Psalms 104 sung in ancient Hebrew

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arnoldo
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Psalms 104 sung in ancient Hebrew

Post by arnoldo » Mon Jul 16, 2018 7:21 am


semiopen
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Re: Psalms 104 sung in ancient Hebrew

Post by semiopen » Tue Jul 17, 2018 5:43 am

Arnoldo, I don't get the "ancient" in the thread title. Why not just say Hebrew or Biblical Hebrew? Granted I have a limited attention span and no talent for languages, but I've studied Hebrew for many decades and there isn't a whole lot of difference between biblical and modern Hebrew.

I'd rate the audio as crappy, but I'm not a fan of music, in general, in the Jewish liturgy. Prayers should be recited with Kavanah
literally means "intention" or "sincere feeling, direction of the heart".[1][2] It is the mindset often described as necessary for Jewish rituals (mitzvot) and prayers.[3][4] Kavanah is a theological concept in Judaism about a worshiper's state of mind and heart, his or her sincerity, devotion and emotional absorption during prayers.[1][5]
As a rule, in Orthodox services, this state can be achieved by saying prayers quickly and fluently. A few prayers are sung on Shabbat and other special occasions; I'm not sure why exactly, but probably to allow less skilled worshipers to have some participation in the service.

Looked up Psalm_104, previously I would have failed a quiz on where this is recited
Observant Jews recite Psalm 104 in its entirety every day during morning services, and on certain occasions, such as the New Moon (Rosh Chodesh), though customs vary.[6]
Is recited following the Shabbat Mincha between Sukkot and Shabbat Hagadol.[7]
Verses 1-2 are recited upon donning the tallit during morning services.[8]
Verse 24 is part of Hameir La'aretz in the Blessings before the Shema during Shacharit[9] and is found in Pirkei Avot Chapter 6, no. 10.[10]
Verse 31 is the first verse of Yehi Kivod in Pesukei Dezimra,[11] is part of Baruch Hashem L'Olam during Maariv,[12] and is recited when opening the Hakafot on Simchat Torah.[13]

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arnoldo
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Re: Psalms 104 sung in Hebrew

Post by arnoldo » Tue Jul 17, 2018 6:21 am

semiopen wrote:
Tue Jul 17, 2018 5:43 am
Arnoldo, I don't get the "ancient" in the thread title. Why not just say Hebrew or Biblical Hebrew? Granted I have a limited attention span and no talent for languages, but I've studied Hebrew for many decades and there isn't a whole lot of difference between biblical and modern Hebrew.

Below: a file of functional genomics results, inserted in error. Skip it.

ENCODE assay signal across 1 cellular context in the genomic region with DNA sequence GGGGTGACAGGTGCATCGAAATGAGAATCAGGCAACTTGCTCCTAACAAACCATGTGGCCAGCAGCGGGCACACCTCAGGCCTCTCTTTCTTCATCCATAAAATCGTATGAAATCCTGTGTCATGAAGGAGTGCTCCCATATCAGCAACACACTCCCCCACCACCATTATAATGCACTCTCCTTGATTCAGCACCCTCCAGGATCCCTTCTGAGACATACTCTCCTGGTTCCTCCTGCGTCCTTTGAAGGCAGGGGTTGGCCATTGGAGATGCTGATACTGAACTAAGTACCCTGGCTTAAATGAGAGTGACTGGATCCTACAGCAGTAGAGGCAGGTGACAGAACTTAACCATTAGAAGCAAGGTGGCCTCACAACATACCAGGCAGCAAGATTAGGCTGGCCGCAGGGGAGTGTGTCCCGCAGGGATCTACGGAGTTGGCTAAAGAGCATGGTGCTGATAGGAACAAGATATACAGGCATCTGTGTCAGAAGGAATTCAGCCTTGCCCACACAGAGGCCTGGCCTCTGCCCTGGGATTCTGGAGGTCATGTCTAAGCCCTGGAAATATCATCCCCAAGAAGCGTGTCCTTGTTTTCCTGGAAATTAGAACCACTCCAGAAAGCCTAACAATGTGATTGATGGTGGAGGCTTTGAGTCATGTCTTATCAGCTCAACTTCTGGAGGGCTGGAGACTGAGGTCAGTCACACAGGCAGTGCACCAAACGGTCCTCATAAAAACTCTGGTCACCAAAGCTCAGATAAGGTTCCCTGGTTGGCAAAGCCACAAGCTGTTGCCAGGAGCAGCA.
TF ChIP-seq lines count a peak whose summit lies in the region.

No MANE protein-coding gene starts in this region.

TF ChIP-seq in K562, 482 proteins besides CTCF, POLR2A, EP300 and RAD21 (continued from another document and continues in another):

I copied and pasted the title from another youtube video before deciding to post the the video with captions only.
semiopen wrote:
Tue Jul 17, 2018 5:43 am
I'd rate the audio as crappy, but I'm not a fan of music, in general, in the Jewish liturgy. . .
How do you rate the audio of this version?

semiopen
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Re: Psalms 104 sung in ancient Hebrew

Post by semiopen » Tue Jul 17, 2018 8:05 am

This one is much better than the first. I'm still not sure if the music and lyrics belong together.
Bless the LORD, O my soul; O LORD, my God, You are very great; You are clothed in glory and majesty, (Ps. 104:1 TNK)
בָּרֲכִ֥י נַפְשִׁ֗י אֶת־יְה֫וָ֥ה יְהוָ֣ה אֱ֭לֹהַי גָּדַ֣לְתָּ מְּאֹ֑ד ה֭וֹד וְהָדָ֣ר לָבָֽשְׁתָּ׃

In addition to vowels, the masoretic text has Cantillation signs.
Cantillation signs guide the reader in applying a chant to Biblical readings. This chant is technically regarded as a ritualized form of speech intonation rather than as a musical exercise like the singing of metrical hymns: for this reason Jews always speak of saying or reading a passage rather than of singing it. (In Yiddish the word is leynen 'read', derived from Latin legere, giving rise to the Jewish English verb "to leyn".)
Reconstructing the musical melodies is an interesting subject, but so far nothing convincing has been shown.
There has been an attempted reconstruction of the original melody by Suzanne Haïk-Vantoura, on the basis of the shapes and positions of the marks and without any reference to existing melodies, as described in her book La musique de la Bible révélée and her records. That reconstruction assumes the signs represent the degrees of various musical scales, that is individual notes, which puts it at odds with all existing traditions where the signs invariably represent melodic motives; it also takes no account of the existence of older systems of notation, such as the Babylonian and Palestinian systems. Musicologists have rejected her results as dubious and her methodology as flawed.[7] A similar reconstructive proposal was developed by American composer and pianist Jeffrey Burns (de) and posthumously published in 2011.[8]
John something posted a youtube with an "ancient" Babylonian wedding song in his Babylon thread here awhile back. It didn't seem all that ancient. "Ancient" seems to be a dog whistle term with respect to Israel - but maybe I'm too sensitive.

The Israeli accents in the first video were quite heavy and reminded me of Sacha Baron Cohen's new character Colonel Erran Morad. That seemed peculiar to me because singing tends to disguise accents. In the second audio, the singer has no obvious accent.

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arnoldo
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Re: Psalms 104 sung in "modern" Hebrew

Post by arnoldo » Tue Jul 17, 2018 9:24 am

Interesting. The following article has some more insight regarding Psalm 104 (Available for free pdf download at the link below)

Fullerton, Kemper. “The Feeling for Form in Psalm 104.” Journal of Biblical Literature, vol. 40, no. 1/2, 1921, pp. 43–56. JSTOR, JSTOR, www.jstor.org/stable/3259403.

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